Ready for RAIN?

Chantelle Meyer

Siuslaw News

Oct 23, 2015

The City of Florence, Lane Community College Florence Campus and the local Chamber of Commerce have started working with Oregon Regional Accelerator and Innovation Network (RAIN) to add a new element to economic development in the area.

The next public meeting with RAIN will be a “Call of Interest” on Wednesday, Oct. 28, from 5 to 7 p.m. at City Lights Cinemas. This event, which requires preregistration, will reach out to not only entrepreneurs, but also to an under-utilized resource in Florence: mentors.

“This is the piece that focuses on our innovators,” said Florence City Manager Erin Reynolds at the Oct. 19 city council meeting. “It’s just one aspect of our economic development initiative to help bring together the network and the ecosystem that will help stimulate innovative thinking.”

RAIN coordinates with traded sector companies to connect mentors and investors with new ideas in technology, the sciences, mobile device applications, fabrication and other industries.

“We want to wrap resources and services around you,” said Caroline Cummings at the first RAIN meetup at Homegrown Public House on Oct. 14.

Cummings is the venture catalyst for RAIN in the Lincoln, Lane, Benton and Linn county areas. Its first Florence meeting was attended by 17 residents seeking more information.

“We help entrepreneurs who are building traded sector companies. That is, someone who creates a business and the majority of the revenue comes from out of the area into the area,” Cummings said.

“This also creates jobs in the area,” Cummings said.

This facet is one leg of a “three-legged stool” that economic development movements target.

The three targeted areas are to recruit companies to move to the area, retain and expand existing businesses and bring in entrepreneurs and innovation.

“I came out here and talked with the city, LCC and Cal Applebee at the chamber. I said, ‘Look, this is the right time for economic development in Florence.’ Economic development is a goal of the city, particularly the third leg of the stool,” Cummings said.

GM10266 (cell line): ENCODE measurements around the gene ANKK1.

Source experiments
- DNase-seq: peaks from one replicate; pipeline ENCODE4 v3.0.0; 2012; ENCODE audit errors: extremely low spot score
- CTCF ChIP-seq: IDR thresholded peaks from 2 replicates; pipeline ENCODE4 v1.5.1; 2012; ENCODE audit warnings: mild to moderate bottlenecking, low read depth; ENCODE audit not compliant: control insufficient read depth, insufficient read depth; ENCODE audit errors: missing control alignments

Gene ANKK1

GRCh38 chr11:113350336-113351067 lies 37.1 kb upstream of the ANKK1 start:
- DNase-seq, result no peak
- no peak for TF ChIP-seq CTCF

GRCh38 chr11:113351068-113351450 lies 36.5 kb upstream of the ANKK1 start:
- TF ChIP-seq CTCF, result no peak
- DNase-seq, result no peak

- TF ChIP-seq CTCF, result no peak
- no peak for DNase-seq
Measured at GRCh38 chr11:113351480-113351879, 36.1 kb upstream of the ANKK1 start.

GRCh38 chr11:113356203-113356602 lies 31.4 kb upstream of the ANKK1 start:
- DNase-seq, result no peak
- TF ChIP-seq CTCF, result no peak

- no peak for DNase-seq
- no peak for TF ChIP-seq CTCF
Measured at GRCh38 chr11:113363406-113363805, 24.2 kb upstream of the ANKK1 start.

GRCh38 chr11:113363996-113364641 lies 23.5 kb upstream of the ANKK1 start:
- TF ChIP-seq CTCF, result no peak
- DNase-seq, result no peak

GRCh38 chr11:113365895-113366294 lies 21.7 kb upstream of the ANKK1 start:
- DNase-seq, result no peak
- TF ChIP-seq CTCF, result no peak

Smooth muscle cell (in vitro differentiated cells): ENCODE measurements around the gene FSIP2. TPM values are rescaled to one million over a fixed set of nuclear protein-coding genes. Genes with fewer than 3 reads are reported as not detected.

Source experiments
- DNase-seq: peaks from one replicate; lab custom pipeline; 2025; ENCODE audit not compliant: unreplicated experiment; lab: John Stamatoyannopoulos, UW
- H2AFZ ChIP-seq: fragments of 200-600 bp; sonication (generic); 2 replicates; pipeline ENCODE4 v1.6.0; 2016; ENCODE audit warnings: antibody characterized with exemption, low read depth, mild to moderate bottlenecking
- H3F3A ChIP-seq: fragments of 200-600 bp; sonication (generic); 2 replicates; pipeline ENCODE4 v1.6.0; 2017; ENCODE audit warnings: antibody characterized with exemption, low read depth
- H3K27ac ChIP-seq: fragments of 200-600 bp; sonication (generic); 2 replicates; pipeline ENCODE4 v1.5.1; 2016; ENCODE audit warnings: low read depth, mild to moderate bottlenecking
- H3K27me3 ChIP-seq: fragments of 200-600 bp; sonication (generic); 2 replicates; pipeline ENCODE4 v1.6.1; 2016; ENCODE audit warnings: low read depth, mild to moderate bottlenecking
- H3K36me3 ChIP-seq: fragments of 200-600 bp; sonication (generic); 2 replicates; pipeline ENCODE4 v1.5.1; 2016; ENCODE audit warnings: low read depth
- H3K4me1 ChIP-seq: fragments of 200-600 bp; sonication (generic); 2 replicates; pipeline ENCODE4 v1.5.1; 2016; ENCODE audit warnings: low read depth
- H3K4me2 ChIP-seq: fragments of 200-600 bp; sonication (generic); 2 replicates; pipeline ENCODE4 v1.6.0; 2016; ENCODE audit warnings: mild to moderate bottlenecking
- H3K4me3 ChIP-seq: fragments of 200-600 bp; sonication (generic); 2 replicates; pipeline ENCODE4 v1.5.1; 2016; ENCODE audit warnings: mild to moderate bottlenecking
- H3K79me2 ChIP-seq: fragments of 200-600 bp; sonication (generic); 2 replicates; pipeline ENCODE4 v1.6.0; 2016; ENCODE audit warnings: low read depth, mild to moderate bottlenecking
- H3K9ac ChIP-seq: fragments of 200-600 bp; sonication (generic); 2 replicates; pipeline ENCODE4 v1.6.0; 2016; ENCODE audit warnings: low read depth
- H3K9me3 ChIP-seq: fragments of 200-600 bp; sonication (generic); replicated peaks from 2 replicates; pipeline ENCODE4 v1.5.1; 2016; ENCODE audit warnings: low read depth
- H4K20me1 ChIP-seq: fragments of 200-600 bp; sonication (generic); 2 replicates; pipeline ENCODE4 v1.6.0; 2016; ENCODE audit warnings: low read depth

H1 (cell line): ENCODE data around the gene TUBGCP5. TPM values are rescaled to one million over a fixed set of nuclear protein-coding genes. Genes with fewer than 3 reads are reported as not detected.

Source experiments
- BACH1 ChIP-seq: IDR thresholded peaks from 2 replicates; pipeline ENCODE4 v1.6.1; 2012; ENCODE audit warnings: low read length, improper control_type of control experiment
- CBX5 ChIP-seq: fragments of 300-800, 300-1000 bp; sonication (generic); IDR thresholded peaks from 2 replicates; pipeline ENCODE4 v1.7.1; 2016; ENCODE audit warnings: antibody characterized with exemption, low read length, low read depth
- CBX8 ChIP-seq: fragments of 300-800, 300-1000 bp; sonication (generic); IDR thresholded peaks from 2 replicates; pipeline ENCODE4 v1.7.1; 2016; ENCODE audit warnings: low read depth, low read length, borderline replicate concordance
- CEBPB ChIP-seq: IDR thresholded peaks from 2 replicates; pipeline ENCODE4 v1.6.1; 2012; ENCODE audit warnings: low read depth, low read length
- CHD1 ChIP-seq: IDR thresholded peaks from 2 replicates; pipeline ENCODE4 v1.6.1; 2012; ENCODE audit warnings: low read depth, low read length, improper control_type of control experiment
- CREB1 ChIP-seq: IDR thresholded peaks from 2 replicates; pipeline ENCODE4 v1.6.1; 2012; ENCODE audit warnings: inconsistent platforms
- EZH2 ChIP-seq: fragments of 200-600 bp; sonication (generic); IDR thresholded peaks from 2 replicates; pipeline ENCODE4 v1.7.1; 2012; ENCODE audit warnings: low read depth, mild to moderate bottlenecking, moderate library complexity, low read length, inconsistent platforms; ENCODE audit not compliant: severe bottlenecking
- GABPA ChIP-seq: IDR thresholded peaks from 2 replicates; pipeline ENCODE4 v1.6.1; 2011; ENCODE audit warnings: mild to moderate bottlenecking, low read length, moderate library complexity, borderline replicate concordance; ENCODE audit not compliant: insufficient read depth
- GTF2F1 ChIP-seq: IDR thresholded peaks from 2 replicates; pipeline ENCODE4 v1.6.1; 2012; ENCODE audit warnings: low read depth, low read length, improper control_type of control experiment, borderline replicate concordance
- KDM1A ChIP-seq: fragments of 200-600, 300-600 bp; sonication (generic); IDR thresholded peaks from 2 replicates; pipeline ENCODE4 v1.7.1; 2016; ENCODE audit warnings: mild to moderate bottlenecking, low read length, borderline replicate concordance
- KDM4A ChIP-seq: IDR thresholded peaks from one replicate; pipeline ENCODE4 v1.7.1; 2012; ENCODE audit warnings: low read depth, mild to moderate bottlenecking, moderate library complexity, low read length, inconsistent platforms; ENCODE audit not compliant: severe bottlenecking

Reynolds said, “While we are very caring about our existing businesses ... this is really looking at how we can grow and encourage a new way of thinking.”

Cummings wants to support young entrepreneurs, who are coming into ideas as they graduate high school or college, and what she calls “encore entrepreneurs,” or people who want to start their own business after earlier careers have ended.

At the Call of Interest, refreshments will be served while RAIN presents on the resources it will bring to “Startup Florence Coast.”

Existing startup companies and entrepreneurs will deliver pitches, investors will explain processes and what they look for, and Cummings will discuss ways to support these up-and-coming business ideas.

“As entrepreneurs, we’re not joiners. We’re working on what we’re working on with our heads down. Entrepre-neurs are the risk-takers. If it were easy, everybody would do it. But it’s not. It’s hard — on families, on everybody. We’re here to help alleviate some of that stress for you. ... If you get help, get mentors, your chances of success increase by 80 percent,” she said.

If you have an innovative design or business, want to support area startup companies, would like to invest or would like to know more, register for the event at

This article originally appeared on the Siuslaw News.

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